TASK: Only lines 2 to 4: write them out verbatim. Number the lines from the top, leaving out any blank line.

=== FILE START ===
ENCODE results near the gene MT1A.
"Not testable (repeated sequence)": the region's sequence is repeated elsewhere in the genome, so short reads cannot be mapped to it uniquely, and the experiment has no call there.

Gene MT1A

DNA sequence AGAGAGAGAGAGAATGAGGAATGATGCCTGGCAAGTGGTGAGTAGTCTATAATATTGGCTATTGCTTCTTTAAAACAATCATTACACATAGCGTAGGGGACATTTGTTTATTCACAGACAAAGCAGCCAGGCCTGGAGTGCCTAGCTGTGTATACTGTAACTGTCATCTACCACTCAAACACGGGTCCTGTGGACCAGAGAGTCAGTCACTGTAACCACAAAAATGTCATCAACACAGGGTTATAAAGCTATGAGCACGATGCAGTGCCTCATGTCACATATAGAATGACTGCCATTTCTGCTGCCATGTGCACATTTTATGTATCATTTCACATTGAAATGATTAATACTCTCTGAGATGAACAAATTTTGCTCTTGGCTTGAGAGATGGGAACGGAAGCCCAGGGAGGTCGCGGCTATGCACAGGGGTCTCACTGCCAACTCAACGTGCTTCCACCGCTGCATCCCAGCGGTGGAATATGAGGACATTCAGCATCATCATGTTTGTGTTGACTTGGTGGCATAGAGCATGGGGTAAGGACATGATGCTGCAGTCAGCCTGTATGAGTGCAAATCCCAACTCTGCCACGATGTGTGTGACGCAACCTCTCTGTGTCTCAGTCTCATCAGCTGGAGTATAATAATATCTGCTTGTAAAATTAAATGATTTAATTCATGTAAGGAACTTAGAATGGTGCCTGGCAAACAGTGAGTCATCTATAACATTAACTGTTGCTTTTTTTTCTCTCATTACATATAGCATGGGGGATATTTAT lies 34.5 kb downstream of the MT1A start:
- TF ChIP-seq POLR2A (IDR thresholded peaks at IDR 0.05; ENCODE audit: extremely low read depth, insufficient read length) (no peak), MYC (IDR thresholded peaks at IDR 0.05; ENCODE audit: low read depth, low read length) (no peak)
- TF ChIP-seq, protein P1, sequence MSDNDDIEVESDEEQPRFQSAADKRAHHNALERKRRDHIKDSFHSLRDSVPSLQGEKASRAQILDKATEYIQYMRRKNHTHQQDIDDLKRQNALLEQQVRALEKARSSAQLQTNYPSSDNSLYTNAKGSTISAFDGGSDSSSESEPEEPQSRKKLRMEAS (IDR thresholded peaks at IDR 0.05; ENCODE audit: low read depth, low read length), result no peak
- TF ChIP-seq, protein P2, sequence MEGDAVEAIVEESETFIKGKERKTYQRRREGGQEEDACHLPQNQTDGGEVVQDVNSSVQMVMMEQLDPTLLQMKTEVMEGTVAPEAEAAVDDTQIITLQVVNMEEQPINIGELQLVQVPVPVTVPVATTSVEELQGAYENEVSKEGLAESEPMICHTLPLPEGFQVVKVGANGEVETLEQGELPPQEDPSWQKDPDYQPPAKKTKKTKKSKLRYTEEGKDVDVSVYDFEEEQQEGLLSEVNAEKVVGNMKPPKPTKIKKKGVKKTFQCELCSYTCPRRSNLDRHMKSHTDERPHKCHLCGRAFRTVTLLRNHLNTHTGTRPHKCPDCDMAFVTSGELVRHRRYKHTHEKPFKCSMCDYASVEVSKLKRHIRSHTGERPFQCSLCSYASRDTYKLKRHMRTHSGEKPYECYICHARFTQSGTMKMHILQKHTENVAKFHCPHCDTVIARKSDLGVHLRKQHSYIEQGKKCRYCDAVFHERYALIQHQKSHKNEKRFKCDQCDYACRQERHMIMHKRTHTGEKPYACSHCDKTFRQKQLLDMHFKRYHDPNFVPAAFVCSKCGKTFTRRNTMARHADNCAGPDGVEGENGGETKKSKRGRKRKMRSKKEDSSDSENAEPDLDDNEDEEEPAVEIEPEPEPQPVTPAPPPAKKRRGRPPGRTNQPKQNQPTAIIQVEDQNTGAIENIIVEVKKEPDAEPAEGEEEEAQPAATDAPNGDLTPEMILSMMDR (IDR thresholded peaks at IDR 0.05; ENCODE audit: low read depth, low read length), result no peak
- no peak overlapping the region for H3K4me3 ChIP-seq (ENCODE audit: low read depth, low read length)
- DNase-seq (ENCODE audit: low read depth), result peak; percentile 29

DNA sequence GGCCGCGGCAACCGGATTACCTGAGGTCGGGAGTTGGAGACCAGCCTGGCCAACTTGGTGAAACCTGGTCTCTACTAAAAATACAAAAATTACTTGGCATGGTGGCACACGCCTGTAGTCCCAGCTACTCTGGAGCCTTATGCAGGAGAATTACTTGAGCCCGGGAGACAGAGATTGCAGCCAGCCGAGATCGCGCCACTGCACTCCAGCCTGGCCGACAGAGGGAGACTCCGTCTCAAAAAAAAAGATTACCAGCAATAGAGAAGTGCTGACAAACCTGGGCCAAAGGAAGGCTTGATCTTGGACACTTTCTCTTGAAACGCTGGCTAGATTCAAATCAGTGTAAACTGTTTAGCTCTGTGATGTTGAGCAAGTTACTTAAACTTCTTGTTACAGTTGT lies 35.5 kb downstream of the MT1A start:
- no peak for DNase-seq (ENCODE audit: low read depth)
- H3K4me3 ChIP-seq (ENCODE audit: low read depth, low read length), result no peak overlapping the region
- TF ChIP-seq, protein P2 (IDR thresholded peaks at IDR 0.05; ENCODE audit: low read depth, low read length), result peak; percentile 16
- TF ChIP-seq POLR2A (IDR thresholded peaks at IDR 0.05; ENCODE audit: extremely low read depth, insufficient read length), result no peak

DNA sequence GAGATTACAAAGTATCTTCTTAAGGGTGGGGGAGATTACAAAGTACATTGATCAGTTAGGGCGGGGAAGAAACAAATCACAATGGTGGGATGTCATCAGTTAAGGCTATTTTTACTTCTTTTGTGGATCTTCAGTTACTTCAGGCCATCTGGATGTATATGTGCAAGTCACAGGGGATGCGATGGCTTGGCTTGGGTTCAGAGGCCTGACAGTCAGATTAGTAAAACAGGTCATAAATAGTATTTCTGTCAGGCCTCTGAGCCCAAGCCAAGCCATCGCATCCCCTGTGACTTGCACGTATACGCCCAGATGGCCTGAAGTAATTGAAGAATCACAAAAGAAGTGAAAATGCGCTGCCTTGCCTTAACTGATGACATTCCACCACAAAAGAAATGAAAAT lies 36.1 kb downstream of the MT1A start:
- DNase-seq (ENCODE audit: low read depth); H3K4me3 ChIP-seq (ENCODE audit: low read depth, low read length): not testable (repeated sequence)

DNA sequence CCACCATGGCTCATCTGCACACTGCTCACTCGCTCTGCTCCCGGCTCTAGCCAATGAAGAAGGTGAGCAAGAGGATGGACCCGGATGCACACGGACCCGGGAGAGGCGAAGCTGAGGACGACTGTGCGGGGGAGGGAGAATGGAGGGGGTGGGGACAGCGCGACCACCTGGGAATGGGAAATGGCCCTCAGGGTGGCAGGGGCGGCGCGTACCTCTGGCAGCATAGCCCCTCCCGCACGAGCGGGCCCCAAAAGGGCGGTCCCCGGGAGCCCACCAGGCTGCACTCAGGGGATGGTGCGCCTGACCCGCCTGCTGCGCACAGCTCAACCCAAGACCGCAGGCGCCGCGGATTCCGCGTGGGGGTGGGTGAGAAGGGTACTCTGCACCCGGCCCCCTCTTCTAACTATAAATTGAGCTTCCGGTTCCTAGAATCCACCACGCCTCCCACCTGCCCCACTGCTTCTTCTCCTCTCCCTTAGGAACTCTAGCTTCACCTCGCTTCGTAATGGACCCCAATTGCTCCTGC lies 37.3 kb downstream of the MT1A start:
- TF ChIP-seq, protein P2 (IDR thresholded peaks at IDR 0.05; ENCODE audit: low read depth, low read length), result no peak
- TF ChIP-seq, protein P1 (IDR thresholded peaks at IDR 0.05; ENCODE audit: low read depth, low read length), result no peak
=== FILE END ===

"Not testable (repeated sequence)": the region's sequence is repeated elsewhere in the genome, so short reads cannot be mapped to it uniquely, and the experiment has no call there.

Gene MT1A

DNA sequence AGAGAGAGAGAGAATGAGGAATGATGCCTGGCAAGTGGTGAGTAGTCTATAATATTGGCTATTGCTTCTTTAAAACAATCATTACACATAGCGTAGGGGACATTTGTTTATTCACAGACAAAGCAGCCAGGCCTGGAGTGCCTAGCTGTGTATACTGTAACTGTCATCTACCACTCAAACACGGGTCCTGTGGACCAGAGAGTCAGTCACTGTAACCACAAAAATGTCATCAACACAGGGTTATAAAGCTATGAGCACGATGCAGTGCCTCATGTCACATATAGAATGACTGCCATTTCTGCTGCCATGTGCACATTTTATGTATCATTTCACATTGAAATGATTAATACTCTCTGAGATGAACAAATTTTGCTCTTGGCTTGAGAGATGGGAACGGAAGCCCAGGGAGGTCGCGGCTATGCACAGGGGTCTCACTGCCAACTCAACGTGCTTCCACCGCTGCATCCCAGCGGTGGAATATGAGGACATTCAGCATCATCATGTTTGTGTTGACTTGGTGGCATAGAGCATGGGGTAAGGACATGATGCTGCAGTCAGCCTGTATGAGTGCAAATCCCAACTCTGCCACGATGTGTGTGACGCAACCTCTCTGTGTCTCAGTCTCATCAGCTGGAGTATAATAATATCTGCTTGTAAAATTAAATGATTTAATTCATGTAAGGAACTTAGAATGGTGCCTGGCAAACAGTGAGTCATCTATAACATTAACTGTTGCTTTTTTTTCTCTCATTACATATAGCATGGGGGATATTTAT lies 34.5 kb downstream of the MT1A start: